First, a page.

whistle-blower

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Whistle Blower

An employee of a company who has knowledge of illegal activities and reports them to the authorities. Generally speaking, a whistle blower reports the activities out of a sense of conscience or out of a desire to avoid criminal charges himself/herself. Under federal law, whistle blowers may not be fired, but some companies find ways around this.

Whistleblower

An employee or other person who publicly exposes the wrongdoings of a private company. For example, if a company is illegally dumping chemicals in a protected environment, a whistleblower may tell the proper authorities or, failing that, the media. Certain laws may protect whistleblowers from being fired or other negative consequences within the company.

whistle-blower

someone who publicizes or reports to the relevant authorities what they perceive to be unlawful or unethical practices by their employer or fellow employees. Whistle-blowing has become more prominent in recent years, in part because of the trend towards commercialization of public services (e.g. in the health service). Many CONTRACTS OF EMPLOYMENT now preclude employees from publicizing any aspect of the employing organization without prior authorization, and this has made whistle-blowing a more secretive and more dramatic activity Those blowing the whistle, rather than those committing the unlawful or unethical act, are often those penalized by the employer. However, in some circumstances (e.g. health and safety violations) whistle-blowers now have legal protection.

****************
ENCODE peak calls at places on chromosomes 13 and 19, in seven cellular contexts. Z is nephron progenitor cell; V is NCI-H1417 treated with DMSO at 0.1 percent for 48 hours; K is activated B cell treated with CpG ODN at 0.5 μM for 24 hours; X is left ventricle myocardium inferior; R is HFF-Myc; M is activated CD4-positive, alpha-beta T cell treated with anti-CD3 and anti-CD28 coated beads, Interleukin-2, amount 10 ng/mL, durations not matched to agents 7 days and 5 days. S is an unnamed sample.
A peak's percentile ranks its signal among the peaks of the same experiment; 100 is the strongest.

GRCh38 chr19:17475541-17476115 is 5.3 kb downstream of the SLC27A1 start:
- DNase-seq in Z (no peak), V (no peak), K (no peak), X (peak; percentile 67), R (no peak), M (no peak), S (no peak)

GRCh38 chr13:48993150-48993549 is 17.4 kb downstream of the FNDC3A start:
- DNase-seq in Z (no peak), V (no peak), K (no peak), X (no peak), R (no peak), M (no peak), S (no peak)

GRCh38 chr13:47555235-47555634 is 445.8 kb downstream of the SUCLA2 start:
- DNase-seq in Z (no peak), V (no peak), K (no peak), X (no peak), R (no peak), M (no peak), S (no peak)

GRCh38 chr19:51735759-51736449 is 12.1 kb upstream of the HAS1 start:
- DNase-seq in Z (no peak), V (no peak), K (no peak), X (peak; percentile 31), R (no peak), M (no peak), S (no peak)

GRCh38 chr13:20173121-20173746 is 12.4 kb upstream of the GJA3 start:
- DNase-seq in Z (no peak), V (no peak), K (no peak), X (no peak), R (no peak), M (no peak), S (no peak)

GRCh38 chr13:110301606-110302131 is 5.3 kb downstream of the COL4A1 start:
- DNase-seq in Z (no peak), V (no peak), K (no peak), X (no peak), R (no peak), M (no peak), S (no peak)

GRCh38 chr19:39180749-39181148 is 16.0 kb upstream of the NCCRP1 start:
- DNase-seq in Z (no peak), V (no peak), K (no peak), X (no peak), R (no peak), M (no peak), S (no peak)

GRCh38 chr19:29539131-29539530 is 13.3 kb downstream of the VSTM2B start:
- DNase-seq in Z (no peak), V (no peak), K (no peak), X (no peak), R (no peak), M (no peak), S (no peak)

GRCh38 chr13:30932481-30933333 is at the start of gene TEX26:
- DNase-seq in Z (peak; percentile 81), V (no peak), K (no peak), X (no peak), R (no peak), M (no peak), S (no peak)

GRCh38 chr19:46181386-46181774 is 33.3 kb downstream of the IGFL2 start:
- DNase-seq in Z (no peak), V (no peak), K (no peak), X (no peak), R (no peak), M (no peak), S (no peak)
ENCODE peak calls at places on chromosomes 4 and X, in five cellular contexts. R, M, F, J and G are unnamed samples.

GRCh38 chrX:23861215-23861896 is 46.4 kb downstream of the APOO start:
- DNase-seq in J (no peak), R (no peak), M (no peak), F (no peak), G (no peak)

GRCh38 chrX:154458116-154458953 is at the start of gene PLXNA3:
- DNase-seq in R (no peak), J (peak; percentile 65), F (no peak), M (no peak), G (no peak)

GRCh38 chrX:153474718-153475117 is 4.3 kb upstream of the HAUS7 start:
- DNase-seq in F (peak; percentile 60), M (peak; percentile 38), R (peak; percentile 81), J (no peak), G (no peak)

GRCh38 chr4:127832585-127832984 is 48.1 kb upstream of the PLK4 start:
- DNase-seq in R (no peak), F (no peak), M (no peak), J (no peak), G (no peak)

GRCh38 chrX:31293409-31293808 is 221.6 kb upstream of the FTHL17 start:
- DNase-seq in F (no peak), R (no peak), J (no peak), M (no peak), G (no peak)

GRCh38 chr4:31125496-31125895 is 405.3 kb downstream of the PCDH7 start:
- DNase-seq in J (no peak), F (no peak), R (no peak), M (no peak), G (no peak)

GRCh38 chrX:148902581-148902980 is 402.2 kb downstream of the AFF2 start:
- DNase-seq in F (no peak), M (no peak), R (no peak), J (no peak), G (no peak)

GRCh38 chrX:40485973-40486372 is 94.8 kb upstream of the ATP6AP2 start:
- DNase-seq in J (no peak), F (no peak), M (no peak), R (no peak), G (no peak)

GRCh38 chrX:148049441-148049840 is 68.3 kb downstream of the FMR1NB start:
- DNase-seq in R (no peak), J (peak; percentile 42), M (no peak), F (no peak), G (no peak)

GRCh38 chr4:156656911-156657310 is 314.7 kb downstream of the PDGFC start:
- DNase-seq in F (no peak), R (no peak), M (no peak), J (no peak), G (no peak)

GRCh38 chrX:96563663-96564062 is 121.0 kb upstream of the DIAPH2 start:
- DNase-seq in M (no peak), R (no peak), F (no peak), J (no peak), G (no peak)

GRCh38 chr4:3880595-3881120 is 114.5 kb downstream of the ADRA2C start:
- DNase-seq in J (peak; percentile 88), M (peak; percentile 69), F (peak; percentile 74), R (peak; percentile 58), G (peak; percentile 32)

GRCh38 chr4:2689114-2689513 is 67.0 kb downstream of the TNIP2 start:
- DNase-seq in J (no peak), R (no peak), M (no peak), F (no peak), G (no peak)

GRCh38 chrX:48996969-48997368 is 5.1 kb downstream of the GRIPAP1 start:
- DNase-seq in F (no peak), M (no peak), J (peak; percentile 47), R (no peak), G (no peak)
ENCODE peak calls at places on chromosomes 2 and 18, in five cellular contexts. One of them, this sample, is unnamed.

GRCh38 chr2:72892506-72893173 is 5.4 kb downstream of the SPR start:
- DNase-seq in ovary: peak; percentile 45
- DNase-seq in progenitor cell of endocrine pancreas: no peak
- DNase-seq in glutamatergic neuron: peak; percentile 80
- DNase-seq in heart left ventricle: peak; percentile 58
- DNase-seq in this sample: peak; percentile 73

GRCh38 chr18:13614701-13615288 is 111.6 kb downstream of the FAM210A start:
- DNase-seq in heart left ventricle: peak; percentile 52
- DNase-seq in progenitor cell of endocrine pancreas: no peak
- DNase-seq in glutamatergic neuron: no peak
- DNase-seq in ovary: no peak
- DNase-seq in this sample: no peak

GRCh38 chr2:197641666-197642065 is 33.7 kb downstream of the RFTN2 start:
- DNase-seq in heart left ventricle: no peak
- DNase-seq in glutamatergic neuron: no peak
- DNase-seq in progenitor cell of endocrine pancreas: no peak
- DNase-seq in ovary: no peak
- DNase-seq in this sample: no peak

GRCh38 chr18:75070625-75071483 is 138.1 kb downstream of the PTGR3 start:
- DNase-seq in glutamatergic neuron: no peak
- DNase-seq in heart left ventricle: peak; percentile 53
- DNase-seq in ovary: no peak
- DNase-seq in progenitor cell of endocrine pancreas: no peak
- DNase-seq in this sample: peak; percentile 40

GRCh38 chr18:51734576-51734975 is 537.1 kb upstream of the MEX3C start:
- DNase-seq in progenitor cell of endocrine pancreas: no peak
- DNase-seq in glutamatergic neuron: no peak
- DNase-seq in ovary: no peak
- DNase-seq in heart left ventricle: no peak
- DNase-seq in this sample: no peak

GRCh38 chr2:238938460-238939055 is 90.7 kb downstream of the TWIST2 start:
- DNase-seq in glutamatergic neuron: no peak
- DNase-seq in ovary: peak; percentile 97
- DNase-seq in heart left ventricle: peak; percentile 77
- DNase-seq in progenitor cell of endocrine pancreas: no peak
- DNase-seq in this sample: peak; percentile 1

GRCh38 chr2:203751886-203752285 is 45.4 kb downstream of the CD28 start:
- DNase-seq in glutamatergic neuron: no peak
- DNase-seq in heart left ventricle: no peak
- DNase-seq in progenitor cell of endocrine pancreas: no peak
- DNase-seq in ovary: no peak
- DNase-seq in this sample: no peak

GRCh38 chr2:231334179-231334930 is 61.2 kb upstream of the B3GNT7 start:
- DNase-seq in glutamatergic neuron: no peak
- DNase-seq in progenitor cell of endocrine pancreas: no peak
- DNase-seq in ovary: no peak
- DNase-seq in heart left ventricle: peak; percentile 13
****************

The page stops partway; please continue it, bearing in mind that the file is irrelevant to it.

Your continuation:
References in periodicals archive ?
A former HSBC Holdings (LSE: HSBA) employee has turned whistle-blower and revealed the names of clients whom the bank had helped to dodge tax.
We've seen examples in the residential care sector that when whistle-blowers are sidelined, desperate relatives resort to hidden cameras.
60% of whistle-blowers receive no response from management, either positive or negative
The first helpful whistle-blower received about $50,000 for his help in (http://www.
In the corporate context, whistle-blowers is a term used to describe those employees who report wrongdoings to those in authority, or to the public.
Supreme Court that resulted in a ruling weakening protections for government whistle-blowers.
Adding another level of enforcement, the state laws will enable the federal government to reclaim monies without getting involved in smaller whistle-blower cases.
Administrators loathe whistle-blowers because invariably it is their competence that is in question.
Passage of such a law would have a number of potential benefits, but available studies of jurisdictions where these laws exist suggest a limited impact on the actual number of cases of wrongdoing brought forward and limited effectiveness in protecting whistle-blowers against damage to their careers.
Successfully used by Medicare, the bounty hunter approach allows whistle-blowers to share in funds recovered through prosecutions under the False Claims Act.
Having nowhere else to turn, he contacted the government agency charged with protecting federal whistle-blowers and with enforcing antidiscrimination rules: the Office of Special Counsel.
It contains an interesting database that is apparently current: the names and present residences of whistle-blowers concealed by the government's witness-protection program.